Cannibalism mortality was quantified in tanks using small juveniles. Mortality was significantly greater in tanks with different-sized fish (Fig. 1). This study also suggested that cannibalistic behavior is reduced after fish are fully weaned onto pellets.
Diets and feeding
Future experiments will test if weaning fish onto artificial diets as early as possible can minimize cannibalism. Early weaning to artificial diets, however, could increase fouling with diatoms, algae, feed and feces in the culture bags, resulting in high ammonia levels and generally poor water quality. Water quality becomes less of an issue in the small-gauge nets. In 2009, the authors plan to introduce fish into nets sooner.
Artemia feeding is supplemented with wild zooplankton that include copepods, amphipods, fish eggs and invertebrate nauplii. The zooplankton are automatically collected with drum filters and distributed to the bags 24 hours a day. Although live zooplankton is the natural diet of lingcod larvae, researchers are unsure if they help or hurt lingcod survival in study.
Previous studies successfully reared larvae only on enriched artemia. Larvae may eat less enriched artemia and other feeds if they only select preferred, but limited species from the zooplankton. Also, predatory organisms such as amphipods and jellyfish, which can become numerous, can impact health and mortality during the first two months.
Tag, release studies
In 2004 and 2005, researchers evaluated tagging equipment and procedures. Fourteen hatchery-produced adult lingcod were surgically tagged with acoustic tags and released at two sites in southern Puget Sound. Stationary acoustic receivers were positioned at each reef for five months after release. Stationary hydrophones from the release sites and similar habitats in Puget Sound were retrieved during the spring of 2005.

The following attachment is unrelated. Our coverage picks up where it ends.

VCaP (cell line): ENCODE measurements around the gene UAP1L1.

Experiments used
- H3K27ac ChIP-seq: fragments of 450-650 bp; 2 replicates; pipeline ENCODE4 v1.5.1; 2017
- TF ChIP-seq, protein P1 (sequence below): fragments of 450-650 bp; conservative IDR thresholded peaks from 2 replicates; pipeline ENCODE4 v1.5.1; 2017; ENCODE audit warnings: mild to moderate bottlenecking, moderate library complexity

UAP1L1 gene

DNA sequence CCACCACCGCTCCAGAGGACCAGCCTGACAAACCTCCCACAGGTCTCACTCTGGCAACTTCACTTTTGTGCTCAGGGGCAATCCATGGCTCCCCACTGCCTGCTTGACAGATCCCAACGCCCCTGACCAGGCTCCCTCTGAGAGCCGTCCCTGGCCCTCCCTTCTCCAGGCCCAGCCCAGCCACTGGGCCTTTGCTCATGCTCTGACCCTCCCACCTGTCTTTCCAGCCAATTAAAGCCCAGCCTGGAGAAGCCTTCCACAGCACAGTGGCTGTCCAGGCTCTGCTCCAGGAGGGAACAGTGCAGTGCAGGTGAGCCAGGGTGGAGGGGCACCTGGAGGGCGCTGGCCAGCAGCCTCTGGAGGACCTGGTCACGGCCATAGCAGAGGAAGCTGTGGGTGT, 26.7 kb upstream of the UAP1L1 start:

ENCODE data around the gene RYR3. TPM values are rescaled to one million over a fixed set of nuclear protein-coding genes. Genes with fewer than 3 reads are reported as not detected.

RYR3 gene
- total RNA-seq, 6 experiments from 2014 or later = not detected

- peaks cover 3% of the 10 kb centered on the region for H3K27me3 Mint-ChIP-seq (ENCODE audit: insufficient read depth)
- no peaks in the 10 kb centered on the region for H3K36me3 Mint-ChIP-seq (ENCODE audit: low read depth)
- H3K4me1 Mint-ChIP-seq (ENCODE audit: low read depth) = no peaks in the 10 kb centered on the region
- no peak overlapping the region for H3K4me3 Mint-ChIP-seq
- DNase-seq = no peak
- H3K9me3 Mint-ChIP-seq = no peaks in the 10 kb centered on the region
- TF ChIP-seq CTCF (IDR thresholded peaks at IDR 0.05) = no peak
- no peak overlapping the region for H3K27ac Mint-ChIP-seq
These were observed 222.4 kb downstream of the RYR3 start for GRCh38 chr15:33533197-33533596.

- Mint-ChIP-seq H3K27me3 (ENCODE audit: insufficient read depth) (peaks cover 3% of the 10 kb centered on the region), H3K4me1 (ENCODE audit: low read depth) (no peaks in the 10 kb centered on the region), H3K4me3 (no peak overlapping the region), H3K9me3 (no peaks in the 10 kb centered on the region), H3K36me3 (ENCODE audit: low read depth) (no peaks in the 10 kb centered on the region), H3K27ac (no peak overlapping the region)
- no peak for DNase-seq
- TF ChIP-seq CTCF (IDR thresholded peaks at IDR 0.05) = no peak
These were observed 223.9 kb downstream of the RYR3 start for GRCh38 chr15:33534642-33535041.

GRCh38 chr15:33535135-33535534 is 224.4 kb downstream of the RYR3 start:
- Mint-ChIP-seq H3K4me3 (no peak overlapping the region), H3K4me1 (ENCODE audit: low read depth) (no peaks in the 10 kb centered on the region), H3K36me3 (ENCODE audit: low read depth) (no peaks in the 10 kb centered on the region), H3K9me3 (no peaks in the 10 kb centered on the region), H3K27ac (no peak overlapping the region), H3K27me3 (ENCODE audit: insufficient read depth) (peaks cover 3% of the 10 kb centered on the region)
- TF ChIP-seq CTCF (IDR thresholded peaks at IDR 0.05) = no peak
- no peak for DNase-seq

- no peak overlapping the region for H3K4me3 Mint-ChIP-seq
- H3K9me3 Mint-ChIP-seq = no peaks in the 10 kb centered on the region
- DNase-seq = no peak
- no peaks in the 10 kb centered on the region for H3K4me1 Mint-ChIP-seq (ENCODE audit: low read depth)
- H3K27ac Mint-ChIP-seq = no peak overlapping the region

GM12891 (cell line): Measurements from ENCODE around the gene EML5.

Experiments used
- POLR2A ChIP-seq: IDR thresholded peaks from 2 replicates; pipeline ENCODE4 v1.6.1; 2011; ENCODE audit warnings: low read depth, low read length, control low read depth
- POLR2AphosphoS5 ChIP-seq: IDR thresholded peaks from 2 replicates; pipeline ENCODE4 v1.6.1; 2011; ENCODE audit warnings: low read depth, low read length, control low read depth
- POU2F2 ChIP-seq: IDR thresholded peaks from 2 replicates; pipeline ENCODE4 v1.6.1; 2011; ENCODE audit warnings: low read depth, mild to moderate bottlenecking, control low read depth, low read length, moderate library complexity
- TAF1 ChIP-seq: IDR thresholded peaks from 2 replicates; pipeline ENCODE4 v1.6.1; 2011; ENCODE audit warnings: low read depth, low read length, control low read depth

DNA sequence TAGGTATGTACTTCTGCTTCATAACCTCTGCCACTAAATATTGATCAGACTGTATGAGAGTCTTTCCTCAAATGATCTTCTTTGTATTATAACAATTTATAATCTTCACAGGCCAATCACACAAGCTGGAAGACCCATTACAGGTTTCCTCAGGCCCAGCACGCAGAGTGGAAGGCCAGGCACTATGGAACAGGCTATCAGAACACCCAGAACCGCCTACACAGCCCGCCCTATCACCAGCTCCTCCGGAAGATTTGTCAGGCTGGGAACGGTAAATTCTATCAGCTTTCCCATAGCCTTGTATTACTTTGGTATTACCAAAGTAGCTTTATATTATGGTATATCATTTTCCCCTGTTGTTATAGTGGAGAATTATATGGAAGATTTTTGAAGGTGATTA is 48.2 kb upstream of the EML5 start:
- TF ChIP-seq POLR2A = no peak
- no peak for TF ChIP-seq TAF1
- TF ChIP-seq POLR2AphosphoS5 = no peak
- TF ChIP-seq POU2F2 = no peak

Data showed that lingcod can be successfully tracked for significant lengths of time after release and revealed potential for future larger-scale stock-enhancement releases. Currently, NOAA is focusing in part on refining tag and release methods.
Acoustically tagged and coded-wire-tagged lingcod will be used in small-scale releases to determine the effects of releasing subyearlings versus yearlings, and releasing in nearshore versus rocky reef habitats. Data from this work will test hypotheses about habitat preferences, movement, recruitment success and ecological impacts of lingcod releases.
Some goals for the near future include early weaning studies to reduce reliance on artemia, which reached $500/kg for the premium cysts required. This year, fish responded well to a fish-based flake feed produced by the Northwest Fisheries Science Center in Seattle, Washington, USA, but rigorous feeding trials are needed to determine the optimal time and conditions for weaning. Questions regarding paternal contribution to each lingcod nest will also be investigated by taking genetic samples of eggs from different locations within a single egg mass.
(Editor’s Note: This article was originally published in the November/December 2008 print edition of the Global Aquaculture Advocate.)